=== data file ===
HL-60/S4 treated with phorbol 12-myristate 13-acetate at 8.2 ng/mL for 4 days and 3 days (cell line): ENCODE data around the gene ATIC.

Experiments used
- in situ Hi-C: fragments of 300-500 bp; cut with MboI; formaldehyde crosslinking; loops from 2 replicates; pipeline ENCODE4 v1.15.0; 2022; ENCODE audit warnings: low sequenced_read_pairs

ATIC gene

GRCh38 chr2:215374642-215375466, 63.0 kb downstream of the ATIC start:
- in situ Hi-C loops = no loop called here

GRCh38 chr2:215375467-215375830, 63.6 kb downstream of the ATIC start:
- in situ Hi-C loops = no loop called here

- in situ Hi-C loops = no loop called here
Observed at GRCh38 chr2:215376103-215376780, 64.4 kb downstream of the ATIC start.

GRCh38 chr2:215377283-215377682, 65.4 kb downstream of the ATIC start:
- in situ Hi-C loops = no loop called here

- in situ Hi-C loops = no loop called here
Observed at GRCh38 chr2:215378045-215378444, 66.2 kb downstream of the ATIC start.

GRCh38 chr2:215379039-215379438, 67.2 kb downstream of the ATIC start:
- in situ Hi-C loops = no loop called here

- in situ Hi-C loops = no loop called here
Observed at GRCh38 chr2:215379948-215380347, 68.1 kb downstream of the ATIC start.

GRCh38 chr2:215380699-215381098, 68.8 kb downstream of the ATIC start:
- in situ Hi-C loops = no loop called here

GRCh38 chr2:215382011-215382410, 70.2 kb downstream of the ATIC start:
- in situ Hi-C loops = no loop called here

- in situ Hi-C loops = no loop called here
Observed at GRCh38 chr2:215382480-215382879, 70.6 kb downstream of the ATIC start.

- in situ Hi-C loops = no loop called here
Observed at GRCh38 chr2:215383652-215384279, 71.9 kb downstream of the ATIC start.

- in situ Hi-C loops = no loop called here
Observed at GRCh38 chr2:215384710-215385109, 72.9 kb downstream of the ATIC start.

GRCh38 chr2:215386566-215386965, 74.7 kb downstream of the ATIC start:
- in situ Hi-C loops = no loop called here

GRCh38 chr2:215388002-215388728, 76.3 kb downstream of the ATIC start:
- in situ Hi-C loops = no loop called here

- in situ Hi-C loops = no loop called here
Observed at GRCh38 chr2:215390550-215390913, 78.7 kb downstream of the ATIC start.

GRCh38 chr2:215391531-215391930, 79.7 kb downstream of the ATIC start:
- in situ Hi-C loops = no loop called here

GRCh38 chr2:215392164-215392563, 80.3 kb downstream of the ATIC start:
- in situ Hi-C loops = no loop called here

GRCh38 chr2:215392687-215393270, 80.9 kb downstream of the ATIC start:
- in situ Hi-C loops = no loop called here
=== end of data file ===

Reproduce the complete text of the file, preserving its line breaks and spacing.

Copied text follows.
HL-60/S4 treated with phorbol 12-myristate 13-acetate at 8.2 ng/mL for 4 days and 3 days (cell line): ENCODE data around the gene ATIC.

Experiments used
- in situ Hi-C: fragments of 300-500 bp; cut with MboI; formaldehyde crosslinking; loops from 2 replicates; pipeline ENCODE4 v1.15.0; 2022; ENCODE audit warnings: low sequenced_read_pairs

ATIC gene

GRCh38 chr2:215374642-215375466, 63.0 kb downstream of the ATIC start:
- in situ Hi-C loops = no loop called here

GRCh38 chr2:215375467-215375830, 63.6 kb downstream of the ATIC start:
- in situ Hi-C loops = no loop called here

- in situ Hi-C loops = no loop called here
Observed at GRCh38 chr2:215376103-215376780, 64.4 kb downstream of the ATIC start.

GRCh38 chr2:215377283-215377682, 65.4 kb downstream of the ATIC start:
- in situ Hi-C loops = no loop called here

- in situ Hi-C loops = no loop called here
Observed at GRCh38 chr2:215378045-215378444, 66.2 kb downstream of the ATIC start.

GRCh38 chr2:215379039-215379438, 67.2 kb downstream of the ATIC start:
- in situ Hi-C loops = no loop called here

- in situ Hi-C loops = no loop called here
Observed at GRCh38 chr2:215379948-215380347, 68.1 kb downstream of the ATIC start.

GRCh38 chr2:215380699-215381098, 68.8 kb downstream of the ATIC start:
- in situ Hi-C loops = no loop called here

GRCh38 chr2:215382011-215382410, 70.2 kb downstream of the ATIC start:
- in situ Hi-C loops = no loop called here

- in situ Hi-C loops = no loop called here
Observed at GRCh38 chr2:215382480-215382879, 70.6 kb downstream of the ATIC start.

- in situ Hi-C loops = no loop called here
Observed at GRCh38 chr2:215383652-215384279, 71.9 kb downstream of the ATIC start.

- in situ Hi-C loops = no loop called here
Observed at GRCh38 chr2:215384710-215385109, 72.9 kb downstream of the ATIC start.

GRCh38 chr2:215386566-215386965, 74.7 kb downstream of the ATIC start:
- in situ Hi-C loops = no loop called here

GRCh38 chr2:215388002-215388728, 76.3 kb downstream of the ATIC start:
- in situ Hi-C loops = no loop called here

- in situ Hi-C loops = no loop called here
Observed at GRCh38 chr2:215390550-215390913, 78.7 kb downstream of the ATIC start.

GRCh38 chr2:215391531-215391930, 79.7 kb downstream of the ATIC start:
- in situ Hi-C loops = no loop called here

GRCh38 chr2:215392164-215392563, 80.3 kb downstream of the ATIC start:
- in situ Hi-C loops = no loop called here

GRCh38 chr2:215392687-215393270, 80.9 kb downstream of the ATIC start:
- in situ Hi-C loops = no loop called here